The nation of Myanmar (formerly known as Burma) is suffering through the aftermath of a cyclone that has killed 3,900 people and perhaps as many as 15,000, and has left over 10,000 people displaced and homeless.
In the wake of this natural disaster, aid that has been sent to the people of Myanmar has been intercepted by the country’s ruling junta who has seized all materials sent by the U.N.’s World Food Program, resulting in the U.N. to suspend further shipments of food until the matter has been resolved.
WFP spokesman Paul Risley relays “The food aid and equipment that we managed to get in has been confiscated,” including 38 tons of high-energy biscuits.
While governments and agencies around the world are waiting for a shift in the situation, voice actors in North America have banded together as in the past to bring critical messages to the people of the world centered on the welfare of the children who have been affected by this devastating natural disaster.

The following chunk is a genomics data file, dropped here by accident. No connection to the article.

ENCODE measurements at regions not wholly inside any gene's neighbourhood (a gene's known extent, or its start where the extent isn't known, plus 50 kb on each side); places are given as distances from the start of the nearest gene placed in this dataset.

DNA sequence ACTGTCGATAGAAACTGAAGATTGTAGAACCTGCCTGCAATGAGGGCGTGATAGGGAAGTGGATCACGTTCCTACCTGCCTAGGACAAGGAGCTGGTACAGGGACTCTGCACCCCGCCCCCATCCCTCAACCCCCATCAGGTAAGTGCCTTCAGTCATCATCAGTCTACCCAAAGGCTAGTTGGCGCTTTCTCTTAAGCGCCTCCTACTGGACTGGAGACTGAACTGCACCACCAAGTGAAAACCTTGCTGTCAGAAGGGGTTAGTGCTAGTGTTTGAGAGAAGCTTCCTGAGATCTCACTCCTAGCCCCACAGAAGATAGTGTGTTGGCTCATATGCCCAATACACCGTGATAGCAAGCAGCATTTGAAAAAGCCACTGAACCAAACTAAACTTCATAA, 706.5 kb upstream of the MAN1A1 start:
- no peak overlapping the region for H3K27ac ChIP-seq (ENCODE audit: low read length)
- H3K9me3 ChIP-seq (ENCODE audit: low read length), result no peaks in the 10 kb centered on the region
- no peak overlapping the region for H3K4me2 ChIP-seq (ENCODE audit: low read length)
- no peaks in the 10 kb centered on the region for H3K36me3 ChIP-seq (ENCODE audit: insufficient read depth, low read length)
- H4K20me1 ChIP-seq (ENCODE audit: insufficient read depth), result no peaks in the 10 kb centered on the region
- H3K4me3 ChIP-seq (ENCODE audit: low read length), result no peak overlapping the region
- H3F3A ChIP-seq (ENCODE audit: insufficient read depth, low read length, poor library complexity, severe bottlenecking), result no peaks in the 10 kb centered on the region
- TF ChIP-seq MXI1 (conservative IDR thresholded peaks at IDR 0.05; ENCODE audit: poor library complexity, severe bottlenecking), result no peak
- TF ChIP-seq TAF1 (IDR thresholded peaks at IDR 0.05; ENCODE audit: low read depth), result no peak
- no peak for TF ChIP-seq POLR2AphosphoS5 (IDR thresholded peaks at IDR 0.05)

Organizing voice talent, Peter K. O’Connell, pleaded “If you directly know any radio station or television station program directors, internet radio stations or podcasters, please direct them to the audioconnell.com website where they can download a free :60 or :30 PSA or email them the spots or scripts (if they want to record spots with their own voice talent, God bless ‘em!).”
Several years ago when Hurricane Katrina decimated New Orleans, O’Connell was the first to develop as PSA campaign that made a significant impact regarding awareness of how Katrina had clobbered the landscape and its people, directing those who listened to the PSA to give generously to the American Red Cross.
As O’Connell pointed out, public service announcements don’t do any good if they aren’t played. In order for people to respond to the call to action, they first need to hear the message.
“Please promote the availability of these spots within whatever professional network you are a part of and encourage their use to help raise money the people in Myanmar who have been so terribly distressed,” O’Connell concluded.
Source: Peter K. O’Connell